Ontario Child Support Enforcement Kicks Dads while They’re Down
Barbara Kay’s tear jerking story about a long-haul trucker’s brush with the Ontario’s Family Responsibility Office (FRO) and subsequent suicide has been mysteriously removed from the National Post. Thankfully, you can still read it on the author’s site.
Here’s a brief summary.
On Aug. 13, 2010, Paul Donovan, age 50, rolled into the path of an oncoming train and was killed instantly. Although we’ll never know what was going through his head when he decided to commit suicide it’s certain that heavy handed treatment from the FRO led to his downward spiral.
Paul Donovan temporarily lost his job due to hard times in the trucking industry. He had been paying child support regularly since 1996, but the setback made him unable to pay two support payments.
Once he gained employment the FRO suspended his commercial license. A payment of $1,500 was demanded to reinstate it, but since he was unable to do his job Paul couldn’t come up with the cash. With bills pilling up, he was stuck in a catch-22 situation.
Eventually the FRO took him to court, petitioning for $10,000 or 188 days in jail. He told his common-law partner Brenda Higgins that he would rather die than serve such a ridiculous sentence.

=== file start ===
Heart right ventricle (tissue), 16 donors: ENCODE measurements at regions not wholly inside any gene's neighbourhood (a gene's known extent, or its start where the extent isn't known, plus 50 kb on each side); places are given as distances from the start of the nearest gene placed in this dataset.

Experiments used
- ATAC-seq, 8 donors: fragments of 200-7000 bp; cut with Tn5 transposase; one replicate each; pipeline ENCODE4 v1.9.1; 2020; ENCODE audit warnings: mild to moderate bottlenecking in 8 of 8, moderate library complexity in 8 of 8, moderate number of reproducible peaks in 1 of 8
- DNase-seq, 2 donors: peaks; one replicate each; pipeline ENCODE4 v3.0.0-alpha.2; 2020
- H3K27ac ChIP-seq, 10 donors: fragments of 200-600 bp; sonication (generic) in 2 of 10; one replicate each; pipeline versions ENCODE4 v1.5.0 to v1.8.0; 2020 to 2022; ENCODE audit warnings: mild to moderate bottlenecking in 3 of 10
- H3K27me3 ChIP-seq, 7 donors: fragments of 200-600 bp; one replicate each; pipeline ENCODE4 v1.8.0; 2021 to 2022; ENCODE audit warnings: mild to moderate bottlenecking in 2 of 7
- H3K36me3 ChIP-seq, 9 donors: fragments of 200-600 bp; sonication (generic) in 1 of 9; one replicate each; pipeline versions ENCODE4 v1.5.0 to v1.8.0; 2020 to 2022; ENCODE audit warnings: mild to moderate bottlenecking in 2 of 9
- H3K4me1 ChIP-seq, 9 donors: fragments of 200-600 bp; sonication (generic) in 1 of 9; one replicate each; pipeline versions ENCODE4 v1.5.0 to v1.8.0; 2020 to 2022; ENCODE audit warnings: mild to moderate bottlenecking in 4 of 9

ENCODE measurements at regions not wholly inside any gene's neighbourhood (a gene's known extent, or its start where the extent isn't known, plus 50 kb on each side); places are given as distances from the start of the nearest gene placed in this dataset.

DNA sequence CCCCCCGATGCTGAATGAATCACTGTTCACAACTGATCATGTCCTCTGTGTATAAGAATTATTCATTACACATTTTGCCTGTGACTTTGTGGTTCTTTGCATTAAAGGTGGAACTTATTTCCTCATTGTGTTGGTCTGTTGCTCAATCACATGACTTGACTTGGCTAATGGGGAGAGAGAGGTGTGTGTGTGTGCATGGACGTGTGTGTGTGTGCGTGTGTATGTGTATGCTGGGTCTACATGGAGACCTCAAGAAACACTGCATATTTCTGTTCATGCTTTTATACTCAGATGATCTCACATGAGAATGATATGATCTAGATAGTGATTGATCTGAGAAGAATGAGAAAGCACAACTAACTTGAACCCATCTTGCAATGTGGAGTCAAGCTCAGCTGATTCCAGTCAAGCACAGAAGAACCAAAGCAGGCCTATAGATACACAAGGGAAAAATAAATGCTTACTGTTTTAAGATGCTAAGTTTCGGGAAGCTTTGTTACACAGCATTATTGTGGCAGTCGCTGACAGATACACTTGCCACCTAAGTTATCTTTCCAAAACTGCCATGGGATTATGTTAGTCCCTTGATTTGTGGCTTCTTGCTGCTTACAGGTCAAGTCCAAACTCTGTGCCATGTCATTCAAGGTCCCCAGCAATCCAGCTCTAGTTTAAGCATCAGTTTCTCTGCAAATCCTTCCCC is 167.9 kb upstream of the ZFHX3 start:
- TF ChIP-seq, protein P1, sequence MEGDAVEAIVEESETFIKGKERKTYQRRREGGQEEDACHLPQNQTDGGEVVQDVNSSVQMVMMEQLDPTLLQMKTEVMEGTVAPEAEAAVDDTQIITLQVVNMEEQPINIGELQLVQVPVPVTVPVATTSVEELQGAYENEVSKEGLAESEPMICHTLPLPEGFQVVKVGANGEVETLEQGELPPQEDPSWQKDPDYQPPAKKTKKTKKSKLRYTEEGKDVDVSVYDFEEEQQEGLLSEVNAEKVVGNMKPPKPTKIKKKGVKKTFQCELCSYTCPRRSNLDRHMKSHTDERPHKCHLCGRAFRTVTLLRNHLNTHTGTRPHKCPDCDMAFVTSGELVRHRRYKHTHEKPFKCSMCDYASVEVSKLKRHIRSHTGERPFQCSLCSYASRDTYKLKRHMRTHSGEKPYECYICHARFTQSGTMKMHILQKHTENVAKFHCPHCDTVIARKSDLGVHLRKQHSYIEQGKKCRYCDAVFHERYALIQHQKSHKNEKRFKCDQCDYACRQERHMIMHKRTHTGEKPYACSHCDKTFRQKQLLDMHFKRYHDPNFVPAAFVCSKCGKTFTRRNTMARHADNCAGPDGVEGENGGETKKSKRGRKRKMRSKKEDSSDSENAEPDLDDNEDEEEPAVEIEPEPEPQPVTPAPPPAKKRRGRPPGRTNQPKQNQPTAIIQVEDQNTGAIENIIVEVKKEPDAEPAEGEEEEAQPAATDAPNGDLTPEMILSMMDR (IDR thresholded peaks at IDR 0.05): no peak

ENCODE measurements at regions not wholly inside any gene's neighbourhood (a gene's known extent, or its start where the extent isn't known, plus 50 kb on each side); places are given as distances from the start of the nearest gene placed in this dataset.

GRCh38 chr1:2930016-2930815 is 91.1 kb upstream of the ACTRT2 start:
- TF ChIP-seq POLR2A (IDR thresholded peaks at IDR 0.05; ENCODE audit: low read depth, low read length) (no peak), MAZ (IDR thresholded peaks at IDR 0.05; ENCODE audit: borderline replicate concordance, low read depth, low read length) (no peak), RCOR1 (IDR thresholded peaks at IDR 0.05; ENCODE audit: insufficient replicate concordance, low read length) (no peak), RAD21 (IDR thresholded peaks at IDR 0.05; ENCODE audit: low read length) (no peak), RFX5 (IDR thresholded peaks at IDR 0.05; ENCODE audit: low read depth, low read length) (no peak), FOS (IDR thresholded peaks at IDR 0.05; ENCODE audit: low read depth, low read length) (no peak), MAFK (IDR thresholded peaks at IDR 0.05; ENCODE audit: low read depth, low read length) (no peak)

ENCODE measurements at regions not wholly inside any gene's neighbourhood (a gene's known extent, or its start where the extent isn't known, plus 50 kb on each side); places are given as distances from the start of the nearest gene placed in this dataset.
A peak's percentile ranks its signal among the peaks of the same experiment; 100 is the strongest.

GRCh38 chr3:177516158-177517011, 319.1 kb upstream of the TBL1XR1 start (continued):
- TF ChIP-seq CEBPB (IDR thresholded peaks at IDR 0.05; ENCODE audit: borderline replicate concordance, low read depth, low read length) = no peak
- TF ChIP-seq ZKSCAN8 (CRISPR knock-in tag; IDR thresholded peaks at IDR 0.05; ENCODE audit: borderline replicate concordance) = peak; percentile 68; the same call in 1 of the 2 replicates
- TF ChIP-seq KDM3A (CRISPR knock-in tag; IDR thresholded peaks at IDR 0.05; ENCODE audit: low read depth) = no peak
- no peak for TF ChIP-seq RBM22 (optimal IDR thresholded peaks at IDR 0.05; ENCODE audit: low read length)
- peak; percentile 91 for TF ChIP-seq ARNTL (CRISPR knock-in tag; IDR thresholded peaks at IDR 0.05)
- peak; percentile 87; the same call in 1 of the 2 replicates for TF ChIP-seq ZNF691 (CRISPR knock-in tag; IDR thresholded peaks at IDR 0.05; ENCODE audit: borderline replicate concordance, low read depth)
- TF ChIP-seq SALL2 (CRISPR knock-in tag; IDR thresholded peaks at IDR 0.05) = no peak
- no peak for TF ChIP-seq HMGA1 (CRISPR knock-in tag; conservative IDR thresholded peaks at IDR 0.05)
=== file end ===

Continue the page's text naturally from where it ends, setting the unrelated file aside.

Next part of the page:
Here’s my take on this.
There are two types of “deadbeat dads”: those that won’t pay child support and those that cannot. Ontario’s laws lob these two groups into the same basket, as they are treated with equal contempt.
It’s contrary to common sense that a man that is unable to pay should be penalized by taking even more money from him. Why waste valuable resources trying to extract blood from a stone? That is if we assume that the preferred goal is to get him back on his feet so he can make payments to his ex-wife and children, which these laws seek to protect. When you hinder the livelihood of a provider, everyone suffers.
What makes Paul Donovan’s case so exemplary is that it tells the story of a man whose existence is tied to his ability to drive. Without question truckers happen to be hit exceptionally hard by laws that suspend driver’s licenses for non-payment of child support. However, this is hardly an issue that affects a tiny minority. Canadians rely on their ability to drive to work as in many circumstances the alternatives aren’t practical. By taking away a man’s driving license the FRO is in many cases taking away his job by proxy.
I can’t wrap it up better than Barbara Kay so I’ll leave you with this passage: